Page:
Say a sample of cannabis has one-hundred (100) terpenes; each terpene has a certain chemical effect, and at different strengths. D-limonene and A-pinene both produce uplifting effects, whereas linalool and myrcene produce relaxing effects. Consider this as an example; a green cannabis flower has seventy (70) stimulating terpenes with the other thirty (30) being more sedative in nature.
With a 70/30 variance, the majority of the terpenes present should produce more of a stimulating effect. Detecting terpenes suggest that you can sense this 70/30 variance by paying attention to where the terpene molecules are felt to stimulate the trigeminal nerve.
The art of detecting terpenes is to determine where the specific terpene ratio/clusters of terpene effect types are felt between the maxillary and ophthalmic zones of the trigeminal nerve; this assists in predicting the effect of the green flower.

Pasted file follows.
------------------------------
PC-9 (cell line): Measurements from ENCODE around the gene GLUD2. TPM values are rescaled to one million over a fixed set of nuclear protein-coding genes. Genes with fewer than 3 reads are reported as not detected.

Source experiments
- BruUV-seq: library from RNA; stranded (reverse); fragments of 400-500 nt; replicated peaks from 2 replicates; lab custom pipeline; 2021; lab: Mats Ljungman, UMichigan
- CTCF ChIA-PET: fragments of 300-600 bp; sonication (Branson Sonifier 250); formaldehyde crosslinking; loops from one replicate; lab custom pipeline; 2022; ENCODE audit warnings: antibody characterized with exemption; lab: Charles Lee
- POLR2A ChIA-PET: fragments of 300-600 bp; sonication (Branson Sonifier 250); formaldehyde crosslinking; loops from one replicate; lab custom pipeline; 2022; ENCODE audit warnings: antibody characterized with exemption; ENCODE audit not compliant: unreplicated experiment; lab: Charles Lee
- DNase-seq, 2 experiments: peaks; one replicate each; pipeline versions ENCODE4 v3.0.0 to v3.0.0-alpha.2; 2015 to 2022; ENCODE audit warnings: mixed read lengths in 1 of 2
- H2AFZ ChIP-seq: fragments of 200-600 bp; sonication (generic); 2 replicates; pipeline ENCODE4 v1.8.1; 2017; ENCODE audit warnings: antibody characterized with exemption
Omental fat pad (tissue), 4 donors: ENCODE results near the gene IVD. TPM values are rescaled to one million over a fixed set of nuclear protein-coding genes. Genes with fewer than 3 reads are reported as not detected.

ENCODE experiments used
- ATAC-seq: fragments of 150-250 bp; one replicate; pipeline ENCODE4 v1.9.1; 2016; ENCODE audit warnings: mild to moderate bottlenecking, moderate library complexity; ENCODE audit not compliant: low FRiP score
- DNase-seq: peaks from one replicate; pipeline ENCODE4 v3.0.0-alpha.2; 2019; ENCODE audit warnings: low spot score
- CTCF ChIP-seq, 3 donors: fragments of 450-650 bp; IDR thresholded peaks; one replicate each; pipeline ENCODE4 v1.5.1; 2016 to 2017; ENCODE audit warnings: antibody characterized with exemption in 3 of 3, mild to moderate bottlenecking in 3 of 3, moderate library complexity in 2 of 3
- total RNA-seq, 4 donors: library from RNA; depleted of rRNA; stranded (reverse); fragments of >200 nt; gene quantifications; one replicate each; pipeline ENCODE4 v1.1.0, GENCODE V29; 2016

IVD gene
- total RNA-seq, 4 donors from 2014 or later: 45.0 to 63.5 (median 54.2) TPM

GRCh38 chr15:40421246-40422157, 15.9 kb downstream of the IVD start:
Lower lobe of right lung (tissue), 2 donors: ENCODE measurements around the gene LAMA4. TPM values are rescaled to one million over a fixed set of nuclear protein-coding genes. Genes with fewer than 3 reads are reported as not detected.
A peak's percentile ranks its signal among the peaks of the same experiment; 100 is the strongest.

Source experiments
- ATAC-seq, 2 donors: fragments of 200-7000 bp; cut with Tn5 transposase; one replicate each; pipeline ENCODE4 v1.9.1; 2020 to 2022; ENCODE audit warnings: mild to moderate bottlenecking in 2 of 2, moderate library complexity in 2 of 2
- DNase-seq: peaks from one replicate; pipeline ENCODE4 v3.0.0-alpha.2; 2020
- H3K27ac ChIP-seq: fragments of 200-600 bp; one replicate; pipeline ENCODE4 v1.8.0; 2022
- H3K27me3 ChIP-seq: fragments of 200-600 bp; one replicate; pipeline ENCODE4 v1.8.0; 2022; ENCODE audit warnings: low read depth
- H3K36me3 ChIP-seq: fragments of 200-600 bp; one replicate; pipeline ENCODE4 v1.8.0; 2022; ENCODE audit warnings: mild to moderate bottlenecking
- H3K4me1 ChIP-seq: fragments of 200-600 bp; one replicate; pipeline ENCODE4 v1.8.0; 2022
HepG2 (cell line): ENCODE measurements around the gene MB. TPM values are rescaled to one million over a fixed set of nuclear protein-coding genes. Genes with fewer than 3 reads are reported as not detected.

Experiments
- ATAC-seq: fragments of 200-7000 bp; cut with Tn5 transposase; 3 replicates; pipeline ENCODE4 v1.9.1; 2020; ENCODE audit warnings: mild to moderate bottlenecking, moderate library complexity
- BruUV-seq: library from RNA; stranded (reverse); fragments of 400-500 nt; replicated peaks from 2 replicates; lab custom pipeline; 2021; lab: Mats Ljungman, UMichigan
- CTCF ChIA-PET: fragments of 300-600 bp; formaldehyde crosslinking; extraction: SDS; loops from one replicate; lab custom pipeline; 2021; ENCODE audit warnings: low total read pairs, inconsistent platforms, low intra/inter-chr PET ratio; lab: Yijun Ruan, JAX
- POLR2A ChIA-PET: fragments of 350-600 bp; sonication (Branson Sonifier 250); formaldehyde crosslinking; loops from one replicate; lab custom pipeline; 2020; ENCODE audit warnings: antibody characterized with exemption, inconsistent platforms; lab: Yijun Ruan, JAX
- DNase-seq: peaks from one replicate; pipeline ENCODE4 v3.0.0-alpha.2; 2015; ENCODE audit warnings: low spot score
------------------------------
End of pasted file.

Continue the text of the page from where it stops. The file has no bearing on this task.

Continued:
Attending to the stimulation in the face within these zones, in combination with their visual observations of the inflorescence and dominant terpenes noted by smell, allows a terpene detector to gauge the psychotropic spectrum of cannabis effects.
Cannabis Green Flower Gas Chromatography
Typically, cannabis industry labs use gas chromatography programs that read for 6, 12, 24, or 42 common cannabis terpene types, which is generally at the discretion or technical capabilities of the lab. What separates the Abstrax lab from other traditional cannabis labs is the number of terpenes they are able to detect.